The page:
The video above is a small part from the film. From her diction to walking style, the way she carries the umbrella like an ornament to the way she steals a glance at herself in the roadside mirror, the actress in her brought Shabana alive (and not the reverse).
TABU as MUMTAZ
Before her and after her, prostitutes and courtesans of Hindi cinema were larger than life, and even those who were real were not portrayed in such grim fashion as hers. Mumtaz’s story resonates the voice of hundreds of bar dancers in India – a profession considered illegal and stopped almost overnight, leaving hundreds of women unemployed. However, this modern day classic by Madhur Bhandarkar is not about how to make resume for vacancy in a bar-dancer’s post. On the contrary, it tells you the grim vicious cycle the life of an average hooker goes through.
Possibly, like many other bar-dancers and hookers, Mumtaz does her job in CHANDNI BAR only to save the day. However, a life like that neither begs sympathy nor deserves civilized accompaniment. So, when she falls in love, it has to be with a local goon Potiya. And falling in love with a man perennially under the threat of being killed by cops and opponent parties, turns out to be an even bigger punishment.
After Potiya’s death, Mumtaz goes back to Chandni Bar – this time around as a waitress, only for the dreams of a life beyond the one she was forced into, aiming to get her kids educated and settled. However, the futility of the fancies keeps knocking on the door – only to tell her at the end how puerile she was to even think of escaping the rigmarole of her world. While her daughter ends up being a bar-dancer, her son takes after his father’s gangster shoes.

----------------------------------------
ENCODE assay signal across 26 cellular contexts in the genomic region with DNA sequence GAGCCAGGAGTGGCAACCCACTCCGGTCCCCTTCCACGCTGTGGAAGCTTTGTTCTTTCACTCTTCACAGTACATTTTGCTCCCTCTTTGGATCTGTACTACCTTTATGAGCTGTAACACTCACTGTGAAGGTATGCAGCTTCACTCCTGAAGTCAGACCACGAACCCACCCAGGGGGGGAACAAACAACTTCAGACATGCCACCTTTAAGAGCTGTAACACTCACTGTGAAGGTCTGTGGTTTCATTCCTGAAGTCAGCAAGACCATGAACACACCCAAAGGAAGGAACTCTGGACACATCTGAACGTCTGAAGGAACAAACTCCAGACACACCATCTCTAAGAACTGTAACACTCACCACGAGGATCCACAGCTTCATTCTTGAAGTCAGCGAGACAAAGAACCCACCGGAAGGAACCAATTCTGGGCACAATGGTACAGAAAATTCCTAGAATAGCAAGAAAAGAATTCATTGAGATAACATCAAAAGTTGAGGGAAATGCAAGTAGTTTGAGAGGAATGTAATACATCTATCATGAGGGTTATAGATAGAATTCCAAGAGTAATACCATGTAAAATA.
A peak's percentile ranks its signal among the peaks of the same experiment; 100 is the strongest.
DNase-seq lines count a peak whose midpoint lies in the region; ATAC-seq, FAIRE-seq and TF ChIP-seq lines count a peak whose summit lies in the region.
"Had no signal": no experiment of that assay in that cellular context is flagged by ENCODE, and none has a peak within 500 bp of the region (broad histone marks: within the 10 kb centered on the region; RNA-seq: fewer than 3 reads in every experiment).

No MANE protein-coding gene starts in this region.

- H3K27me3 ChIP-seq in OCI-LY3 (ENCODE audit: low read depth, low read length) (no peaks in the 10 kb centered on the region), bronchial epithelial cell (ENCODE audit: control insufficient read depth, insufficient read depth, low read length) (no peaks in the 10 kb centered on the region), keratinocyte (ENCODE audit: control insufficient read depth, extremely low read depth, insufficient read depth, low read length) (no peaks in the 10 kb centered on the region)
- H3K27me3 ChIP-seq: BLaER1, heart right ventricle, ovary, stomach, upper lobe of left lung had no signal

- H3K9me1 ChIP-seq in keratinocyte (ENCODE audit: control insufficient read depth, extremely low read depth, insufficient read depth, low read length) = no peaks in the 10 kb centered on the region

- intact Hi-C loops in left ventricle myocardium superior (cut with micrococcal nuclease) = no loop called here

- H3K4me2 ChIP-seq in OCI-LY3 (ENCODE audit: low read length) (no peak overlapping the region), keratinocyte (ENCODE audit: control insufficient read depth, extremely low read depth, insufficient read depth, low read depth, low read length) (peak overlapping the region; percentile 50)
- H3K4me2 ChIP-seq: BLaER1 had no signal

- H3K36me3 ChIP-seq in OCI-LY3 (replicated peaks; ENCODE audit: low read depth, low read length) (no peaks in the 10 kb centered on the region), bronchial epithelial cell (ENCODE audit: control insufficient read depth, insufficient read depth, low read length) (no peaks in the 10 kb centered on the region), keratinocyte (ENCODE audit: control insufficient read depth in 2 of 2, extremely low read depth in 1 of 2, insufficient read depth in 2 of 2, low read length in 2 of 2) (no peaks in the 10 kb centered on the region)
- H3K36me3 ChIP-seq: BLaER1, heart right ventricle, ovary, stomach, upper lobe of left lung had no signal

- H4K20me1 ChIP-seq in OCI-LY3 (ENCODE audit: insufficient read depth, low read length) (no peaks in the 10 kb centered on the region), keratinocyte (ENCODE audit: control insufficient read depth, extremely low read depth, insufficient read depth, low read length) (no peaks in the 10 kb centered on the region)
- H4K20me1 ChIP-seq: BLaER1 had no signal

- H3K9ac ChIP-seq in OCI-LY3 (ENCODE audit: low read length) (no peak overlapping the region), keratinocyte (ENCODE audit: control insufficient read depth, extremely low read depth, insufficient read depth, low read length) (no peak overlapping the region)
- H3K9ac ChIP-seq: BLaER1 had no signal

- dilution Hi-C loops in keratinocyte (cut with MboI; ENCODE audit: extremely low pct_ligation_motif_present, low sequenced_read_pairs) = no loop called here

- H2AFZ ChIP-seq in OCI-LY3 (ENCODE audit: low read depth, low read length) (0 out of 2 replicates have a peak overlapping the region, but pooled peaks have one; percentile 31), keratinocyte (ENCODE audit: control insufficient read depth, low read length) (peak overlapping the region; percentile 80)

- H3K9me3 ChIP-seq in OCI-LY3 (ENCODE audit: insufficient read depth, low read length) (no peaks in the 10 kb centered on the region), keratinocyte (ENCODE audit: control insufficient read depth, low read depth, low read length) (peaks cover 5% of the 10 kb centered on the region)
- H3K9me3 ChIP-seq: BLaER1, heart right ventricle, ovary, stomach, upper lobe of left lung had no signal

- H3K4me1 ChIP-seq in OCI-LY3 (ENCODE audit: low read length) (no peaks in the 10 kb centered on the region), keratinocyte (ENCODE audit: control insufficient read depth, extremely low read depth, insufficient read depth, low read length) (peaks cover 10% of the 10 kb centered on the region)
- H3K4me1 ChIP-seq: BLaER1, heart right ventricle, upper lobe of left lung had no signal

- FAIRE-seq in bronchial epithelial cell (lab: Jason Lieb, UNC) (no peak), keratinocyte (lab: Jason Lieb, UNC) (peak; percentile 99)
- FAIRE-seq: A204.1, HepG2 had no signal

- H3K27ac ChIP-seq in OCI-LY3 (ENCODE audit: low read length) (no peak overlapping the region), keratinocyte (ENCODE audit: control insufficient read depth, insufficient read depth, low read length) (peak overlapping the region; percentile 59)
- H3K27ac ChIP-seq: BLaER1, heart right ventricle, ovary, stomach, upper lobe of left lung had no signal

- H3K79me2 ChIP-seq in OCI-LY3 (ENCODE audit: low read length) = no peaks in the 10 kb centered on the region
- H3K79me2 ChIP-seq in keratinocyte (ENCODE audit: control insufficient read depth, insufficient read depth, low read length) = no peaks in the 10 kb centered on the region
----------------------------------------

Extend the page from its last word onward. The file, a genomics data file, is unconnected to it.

The scene above is possibly one of the finest culminations of tragic Hindi films. The way Tabu breaks down still gives me goosebumps.
The film not only sealed Rekha’s role in the pages of Hindi cinema but epitomized the life of a courtesan. With a deep voice that seduces and charms with its musical flair, charm, lyrical grace with which she dances to woo her men and a profound expertise in poetry Amiran is every painter’s muse. As the young girl kidnapped and sold to a brothel, Amiran grows up to be the most popular courtesan of her times – UMRAO JAAN. She falls in love twice, only to be left in shambles each time – when her first lover deserts her for the sake of a family life and the second man is killed. Years later, when Amiran finally traces her way back to the home she was born in, she is disallowed re-entry into her family, by her brother who fears the harm her profession could bring upon their repute. He would prefer seeing her dead to taking her in.